While we were traveling around the globe, the data continued to come in. It offered no surprises. Instead, it was more of the same. Housing is in a bitter slump, with prices down more than 30% nationwide and now falling at about 1% per month.
Unemployment remains a problem area. Officially, the unemployment rate is around 9%. But the real rate of joblessness, according to Yale professor Robert Shiller, is closer to 16%. New jobs are being created. But there are not enough of them to keep up with population growth and allow the unemployed to get back to work.
Another problem is that the jobs being created tend to be in government, government-sponsored businesses, or other low-productivity, low-wage activities.
You can earn money parking cars, for example. But not very much. Nor does parking a car contribute much to standards of living. So real wages go down. Wages increased by 1.9% over the last year; that was exactly equal to the official estimate of price increases. But prices are rising faster than the official CPI, as we’ll explain in a moment.
Meanwhile, the feds have completely failed. The figures we reported last week showed that the ‘recovery’ efforts had totally washed up. Each job ‘created’ by quantitative easing, for example, cost more than $800,000. Assuming the average wage is about $40,000, this means the program destroyed the equivalent of 20 jobs for every one it created.
Instead of creating jobs, the Fed’s QE program created inflation – especially in the price of energy. Family budgets suffer. Here’s an AP report:
NEW YORK (AP) – There’s less money this summer for hotel rooms, surfboards and bathing suits. It’s all going into the gas tank.
High prices at the pump are putting a squeeze on the family budget as the traditional summer driving season begins. For every $10 the typical household earns before taxes, almost a full dollar now goes toward gas, a 40 percent bigger bite than normal.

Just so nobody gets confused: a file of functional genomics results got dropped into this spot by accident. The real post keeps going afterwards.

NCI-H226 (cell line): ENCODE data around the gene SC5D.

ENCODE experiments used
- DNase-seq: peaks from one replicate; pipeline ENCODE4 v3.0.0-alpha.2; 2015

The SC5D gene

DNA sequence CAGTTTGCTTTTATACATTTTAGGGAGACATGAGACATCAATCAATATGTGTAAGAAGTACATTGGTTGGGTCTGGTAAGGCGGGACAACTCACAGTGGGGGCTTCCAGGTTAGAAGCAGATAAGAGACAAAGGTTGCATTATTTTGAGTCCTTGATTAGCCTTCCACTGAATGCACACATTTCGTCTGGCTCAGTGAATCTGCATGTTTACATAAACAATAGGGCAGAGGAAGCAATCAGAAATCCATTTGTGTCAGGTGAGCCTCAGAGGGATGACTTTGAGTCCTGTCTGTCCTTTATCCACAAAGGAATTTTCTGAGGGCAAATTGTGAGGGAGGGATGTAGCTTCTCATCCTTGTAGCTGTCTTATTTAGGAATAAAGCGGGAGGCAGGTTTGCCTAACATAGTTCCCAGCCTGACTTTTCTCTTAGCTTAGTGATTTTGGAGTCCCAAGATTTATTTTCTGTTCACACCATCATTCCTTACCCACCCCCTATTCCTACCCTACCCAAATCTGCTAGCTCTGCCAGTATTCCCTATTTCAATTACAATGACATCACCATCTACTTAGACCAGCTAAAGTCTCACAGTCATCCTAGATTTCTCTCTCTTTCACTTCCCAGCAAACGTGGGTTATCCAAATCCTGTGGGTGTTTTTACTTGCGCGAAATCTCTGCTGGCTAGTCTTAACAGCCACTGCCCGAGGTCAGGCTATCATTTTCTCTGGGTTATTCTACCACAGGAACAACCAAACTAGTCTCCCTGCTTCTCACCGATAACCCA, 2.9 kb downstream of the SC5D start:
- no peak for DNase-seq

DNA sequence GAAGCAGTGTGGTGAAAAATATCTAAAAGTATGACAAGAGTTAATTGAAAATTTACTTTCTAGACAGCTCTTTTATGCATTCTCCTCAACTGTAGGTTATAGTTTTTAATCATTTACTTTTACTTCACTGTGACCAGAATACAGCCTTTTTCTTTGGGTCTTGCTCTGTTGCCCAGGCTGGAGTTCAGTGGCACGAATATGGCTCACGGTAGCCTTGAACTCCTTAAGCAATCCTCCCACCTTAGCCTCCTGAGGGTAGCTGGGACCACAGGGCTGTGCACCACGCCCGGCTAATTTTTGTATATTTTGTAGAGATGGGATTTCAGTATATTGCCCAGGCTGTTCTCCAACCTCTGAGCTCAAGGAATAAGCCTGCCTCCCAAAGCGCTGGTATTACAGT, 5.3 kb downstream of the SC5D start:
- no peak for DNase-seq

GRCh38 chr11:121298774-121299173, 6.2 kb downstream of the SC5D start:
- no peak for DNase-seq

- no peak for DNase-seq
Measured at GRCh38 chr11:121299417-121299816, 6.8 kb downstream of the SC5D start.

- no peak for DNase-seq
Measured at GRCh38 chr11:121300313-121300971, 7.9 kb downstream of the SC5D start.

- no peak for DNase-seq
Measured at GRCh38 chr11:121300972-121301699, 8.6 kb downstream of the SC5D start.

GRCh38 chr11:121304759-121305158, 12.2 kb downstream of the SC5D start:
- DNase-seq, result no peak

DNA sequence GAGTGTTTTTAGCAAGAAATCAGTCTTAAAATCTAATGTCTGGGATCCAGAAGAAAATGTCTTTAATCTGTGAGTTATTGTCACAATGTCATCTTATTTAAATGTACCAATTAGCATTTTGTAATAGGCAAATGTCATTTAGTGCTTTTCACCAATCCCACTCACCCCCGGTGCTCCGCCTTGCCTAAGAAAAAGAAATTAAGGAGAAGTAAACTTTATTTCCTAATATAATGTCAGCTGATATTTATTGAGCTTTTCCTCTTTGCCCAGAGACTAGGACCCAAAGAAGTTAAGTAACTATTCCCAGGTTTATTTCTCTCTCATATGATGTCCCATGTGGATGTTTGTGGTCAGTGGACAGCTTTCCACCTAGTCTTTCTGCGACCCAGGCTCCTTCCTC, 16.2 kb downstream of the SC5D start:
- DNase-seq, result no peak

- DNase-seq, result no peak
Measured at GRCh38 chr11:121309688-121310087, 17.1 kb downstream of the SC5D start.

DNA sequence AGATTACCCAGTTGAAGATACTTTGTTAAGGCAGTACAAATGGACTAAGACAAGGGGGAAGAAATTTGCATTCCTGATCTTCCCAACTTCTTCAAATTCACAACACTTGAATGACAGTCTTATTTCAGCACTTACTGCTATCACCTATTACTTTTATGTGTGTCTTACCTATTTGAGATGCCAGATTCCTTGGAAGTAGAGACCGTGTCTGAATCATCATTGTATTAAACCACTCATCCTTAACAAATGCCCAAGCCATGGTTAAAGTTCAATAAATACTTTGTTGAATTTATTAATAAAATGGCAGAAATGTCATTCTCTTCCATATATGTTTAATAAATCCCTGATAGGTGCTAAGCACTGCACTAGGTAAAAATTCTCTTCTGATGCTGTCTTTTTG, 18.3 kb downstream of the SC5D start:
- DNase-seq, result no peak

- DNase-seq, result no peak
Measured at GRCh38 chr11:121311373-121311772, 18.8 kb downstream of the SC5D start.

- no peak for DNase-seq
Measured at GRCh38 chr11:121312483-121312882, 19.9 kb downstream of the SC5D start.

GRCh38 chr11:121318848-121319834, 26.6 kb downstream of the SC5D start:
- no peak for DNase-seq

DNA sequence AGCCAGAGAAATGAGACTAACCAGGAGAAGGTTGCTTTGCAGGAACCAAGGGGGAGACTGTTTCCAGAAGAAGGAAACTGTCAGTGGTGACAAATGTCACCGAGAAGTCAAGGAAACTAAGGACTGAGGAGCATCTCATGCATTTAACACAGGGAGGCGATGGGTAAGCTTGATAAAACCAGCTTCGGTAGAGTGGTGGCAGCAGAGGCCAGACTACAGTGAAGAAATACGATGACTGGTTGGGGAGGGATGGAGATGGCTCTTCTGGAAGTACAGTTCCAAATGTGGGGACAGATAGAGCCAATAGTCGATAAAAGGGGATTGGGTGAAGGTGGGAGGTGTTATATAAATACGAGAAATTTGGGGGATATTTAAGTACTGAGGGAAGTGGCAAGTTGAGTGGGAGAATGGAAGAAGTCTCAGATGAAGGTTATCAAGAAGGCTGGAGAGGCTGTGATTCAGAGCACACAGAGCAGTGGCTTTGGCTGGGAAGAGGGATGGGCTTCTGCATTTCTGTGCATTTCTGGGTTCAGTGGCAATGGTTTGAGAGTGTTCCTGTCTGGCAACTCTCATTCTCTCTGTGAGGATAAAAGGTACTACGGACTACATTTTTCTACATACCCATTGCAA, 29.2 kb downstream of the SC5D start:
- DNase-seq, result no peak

Households spent an average of $369 on gas last month. In April 2009, they spent just $201. Families now spend more filling up than they spend on cars, clothes or recreation. Last year, they spent less on gasoline than each of those things.
The ramifications are far-reaching for an economy still struggling to gain momentum two years into a recovery. Economists say the gas squeeze makes people feel poorer than they actually are.
They’re showing it by limiting spending far beyond the gas station. Wal-Mart recently blamed high gas prices for an eighth straight quarter of lower sales in the US. Target said gas prices were hurting sales of clothes.
Every 50-cent jump in the cost of gasoline takes $70 billion out of the US economy over the course of a year, Hamilton says. That’s about one half of one percent of gross domestic product.
The latest GDP numbers show ‘growth’ happening at the rate of 1.8% per year. But, like everything else the feds report, the figures are probably little more than wishful thinking and bald-faced lies. In order to come up with a GDP growth number, the feds take the raw figures and then subtract inflation to come up with ‘real’ GDP growth.
The number they use to ‘deflate’ GDP is their annual CPI-U figure 1.9%. But the first quarter of this year showed prices rising much faster, with a CPI-U figure annualized to 5.7%. We won’t even mention the higher figure provided by the Billion Prices Project. In other words, if they applied their own inflation number for the first quarter, to their own GDP number for the first quarter, US GDP would not be going up at all. It would be going down at a 1.8% rate.